The National Institute for Health and Care Excellence (NICE) have approved Novartis' medicine ribociclib, brand name Kisqali▼, for use with another medicine, fulvestrant, for treating hormone receptor-positive, HER2-negative, advanced breast cancer.
This means that patients in England and Wales can be treated with the medicine.
Kisqali, with fulvestrant, is available through the Cancer Drugs Fund. It is a possible option for adults who have locally advanced or metastatic breast cancer that:
- is hormone receptor-positive and human epidermal growth factor 2 (HER2)-negative and
- has been treated with endocrine therapy previously and
- if exemestane plus everolimus would be the most appropriate alternative to a cyclin-dependent kinase 4 and 6 inhibitor
More evidence on ribociclib is being collected, until December 2020. After this NICE will decide whether or not to recommend it for use on the NHS and update the guidance. It will be available through the Cancer Drugs Fund until then.
You can follow developments with Kisqali by using our Medicines Tracker service which provides users with updates about the medicines they are interested in.
Why NICE made these recommendations
During technical engagement it was agreed that the appraisal will focus on people whose disease has progressed up to 12 months after initial treatment for the cancer with endocrine therapy or after 1 line of endocrine therapy for advanced disease. The main alternative for this population is another pair of medicines, exemestane with everolimus.
Clinical trial evidence suggests that, compared with fulvestrant alone, ribociclib with fulvestrant increases the length of time before the disease progresses in people who have had previous endocrine treatment. It's not known whether ribociclib increases the length of time people live because the final trial results are not available yet. The results of an indirect comparison of ribociclib and fulvestrant with exemestane and everolimus are very uncertain.
The cost-effectiveness estimates are also very uncertain, and are above the range NICE normally considers an acceptable use of NHS resources. Therefore, ribociclib with fulvestrant cannot be recommended for routine use in the NHS.
Ribociclib with fulvestrant has the potential to be cost effective for the population considered in this appraisal, but more data are needed to resolve the uncertainties in the clinical evidence. Therefore, ribociclib with fulvestrant is recommended for this population in the Cancer Drugs Fund while these data are collected.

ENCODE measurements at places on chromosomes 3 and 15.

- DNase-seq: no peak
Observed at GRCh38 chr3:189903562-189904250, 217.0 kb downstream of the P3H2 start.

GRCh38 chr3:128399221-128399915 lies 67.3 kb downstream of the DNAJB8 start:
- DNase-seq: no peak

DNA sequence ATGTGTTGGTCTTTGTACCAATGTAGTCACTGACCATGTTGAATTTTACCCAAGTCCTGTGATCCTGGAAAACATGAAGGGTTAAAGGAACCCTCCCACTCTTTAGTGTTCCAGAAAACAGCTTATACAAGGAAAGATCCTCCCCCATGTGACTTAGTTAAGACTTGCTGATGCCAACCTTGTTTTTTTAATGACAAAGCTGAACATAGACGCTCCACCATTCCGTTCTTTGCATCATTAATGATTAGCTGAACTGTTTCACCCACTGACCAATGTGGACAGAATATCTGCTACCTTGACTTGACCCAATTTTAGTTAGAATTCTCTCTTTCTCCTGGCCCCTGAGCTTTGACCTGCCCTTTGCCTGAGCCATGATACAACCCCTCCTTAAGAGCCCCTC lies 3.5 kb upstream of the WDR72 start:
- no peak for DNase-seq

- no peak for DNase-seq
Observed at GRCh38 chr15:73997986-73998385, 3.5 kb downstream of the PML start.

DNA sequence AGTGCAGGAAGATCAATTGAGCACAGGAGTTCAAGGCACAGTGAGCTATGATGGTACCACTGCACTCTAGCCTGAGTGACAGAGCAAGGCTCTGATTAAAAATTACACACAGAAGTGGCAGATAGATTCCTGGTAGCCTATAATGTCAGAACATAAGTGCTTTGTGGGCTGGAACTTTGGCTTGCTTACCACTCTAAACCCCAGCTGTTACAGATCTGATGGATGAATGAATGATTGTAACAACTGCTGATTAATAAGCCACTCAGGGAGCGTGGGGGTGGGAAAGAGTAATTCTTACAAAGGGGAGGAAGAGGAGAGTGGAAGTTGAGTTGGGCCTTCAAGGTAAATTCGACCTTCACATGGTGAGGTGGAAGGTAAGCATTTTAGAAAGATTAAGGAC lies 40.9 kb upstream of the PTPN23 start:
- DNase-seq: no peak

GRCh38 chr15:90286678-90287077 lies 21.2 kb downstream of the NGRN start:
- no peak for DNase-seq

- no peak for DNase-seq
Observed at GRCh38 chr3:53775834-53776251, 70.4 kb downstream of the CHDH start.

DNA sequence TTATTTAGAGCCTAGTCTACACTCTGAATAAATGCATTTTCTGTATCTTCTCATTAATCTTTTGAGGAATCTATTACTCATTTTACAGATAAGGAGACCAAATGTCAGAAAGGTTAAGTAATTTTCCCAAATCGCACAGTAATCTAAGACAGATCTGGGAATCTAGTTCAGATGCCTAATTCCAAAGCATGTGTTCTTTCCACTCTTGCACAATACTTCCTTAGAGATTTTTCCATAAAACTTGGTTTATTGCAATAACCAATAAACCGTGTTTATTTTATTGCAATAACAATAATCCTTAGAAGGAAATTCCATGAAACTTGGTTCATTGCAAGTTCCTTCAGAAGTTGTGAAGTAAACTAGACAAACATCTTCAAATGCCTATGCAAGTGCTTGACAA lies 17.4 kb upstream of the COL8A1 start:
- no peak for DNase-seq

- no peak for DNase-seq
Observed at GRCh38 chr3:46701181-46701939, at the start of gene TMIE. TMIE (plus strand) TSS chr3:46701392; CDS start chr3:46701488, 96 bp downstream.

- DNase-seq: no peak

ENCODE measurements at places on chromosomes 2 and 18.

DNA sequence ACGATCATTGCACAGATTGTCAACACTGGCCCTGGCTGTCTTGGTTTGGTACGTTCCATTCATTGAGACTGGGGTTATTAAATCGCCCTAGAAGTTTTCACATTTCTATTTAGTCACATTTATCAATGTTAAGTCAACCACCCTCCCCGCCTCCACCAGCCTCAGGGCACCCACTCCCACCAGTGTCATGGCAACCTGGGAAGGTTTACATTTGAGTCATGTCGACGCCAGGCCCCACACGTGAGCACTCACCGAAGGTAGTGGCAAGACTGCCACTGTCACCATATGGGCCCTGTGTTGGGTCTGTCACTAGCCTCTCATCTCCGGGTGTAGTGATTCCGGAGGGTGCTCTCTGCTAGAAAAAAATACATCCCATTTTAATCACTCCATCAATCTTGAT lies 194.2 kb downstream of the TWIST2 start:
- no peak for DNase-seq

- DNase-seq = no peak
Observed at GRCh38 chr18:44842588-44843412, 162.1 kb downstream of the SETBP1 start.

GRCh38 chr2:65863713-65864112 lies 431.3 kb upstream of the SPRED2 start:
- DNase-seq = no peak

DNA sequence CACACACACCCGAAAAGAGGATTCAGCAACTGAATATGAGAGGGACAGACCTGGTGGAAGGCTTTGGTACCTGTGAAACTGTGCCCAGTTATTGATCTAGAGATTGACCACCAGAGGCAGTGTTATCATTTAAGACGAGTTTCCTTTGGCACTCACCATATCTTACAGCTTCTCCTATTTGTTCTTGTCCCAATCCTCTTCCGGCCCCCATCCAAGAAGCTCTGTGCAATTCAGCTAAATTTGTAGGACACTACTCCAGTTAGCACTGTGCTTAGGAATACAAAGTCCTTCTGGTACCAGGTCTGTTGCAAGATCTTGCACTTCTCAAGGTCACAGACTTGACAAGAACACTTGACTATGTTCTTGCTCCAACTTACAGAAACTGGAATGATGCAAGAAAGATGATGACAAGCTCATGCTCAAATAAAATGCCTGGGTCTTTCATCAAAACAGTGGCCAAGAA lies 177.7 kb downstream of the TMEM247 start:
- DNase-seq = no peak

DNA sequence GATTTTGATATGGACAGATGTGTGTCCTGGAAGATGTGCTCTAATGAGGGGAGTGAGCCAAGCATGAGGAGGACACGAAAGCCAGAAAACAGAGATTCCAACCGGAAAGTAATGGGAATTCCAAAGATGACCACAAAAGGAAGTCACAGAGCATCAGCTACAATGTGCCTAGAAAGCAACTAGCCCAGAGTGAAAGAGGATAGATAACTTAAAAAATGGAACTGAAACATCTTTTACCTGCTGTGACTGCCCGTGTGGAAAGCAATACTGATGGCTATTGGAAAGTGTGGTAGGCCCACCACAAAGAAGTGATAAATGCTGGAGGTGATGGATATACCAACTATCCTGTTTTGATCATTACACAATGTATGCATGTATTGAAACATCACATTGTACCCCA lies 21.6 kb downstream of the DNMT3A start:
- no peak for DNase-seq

About Kisqali (source EMA)
Kisqali is a cancer medicine used to treat advanced or metastatic breast cancer (cancer that has spread to other parts of the body) in postmenopausal women.
Kisqali can only be used when the cancer cells have receptors for certain hormones on their surface (HR-positive) and do not have large quantities of another receptor called HER2 (HER2-negative). Kisqali is used with an aromatase inhibitor (a cancer medicine that reduces oestrogen).
The active substance in Kisqali, ribociclib, blocks the activity of enzymes known as cyclin-dependent kinases (CDK) 4 and 6, which are important for regulating the way cells grow and divide. By blocking CDK4 and CDK6, Kisqali slows the growth of HR-positive breast cancer cells.
Kisqali was first made available in the EU in 2017. It is manufactured by Novartis.
European Medicines Agency website page for Kisqali
Links available in External Resources
© NICE 
Ribociclib with fulvestrant for treating hormone receptor-positive, HER2-negative, advanced breast cancer. Technology appraisal guidance [TA593]. Published date: 14 August 2019
Available from: See Link below. All rights reserved. Subject to Notice of rights
NICE guidance is prepared for the National Health Service in England. All NICE guidance is subject to regular review and may be updated or withdrawn. NICE accepts no responsibility for the use of its content in this product/publication.
The information provided by NICE was accurate at the time this article was issued.
NICE information on Kisqali
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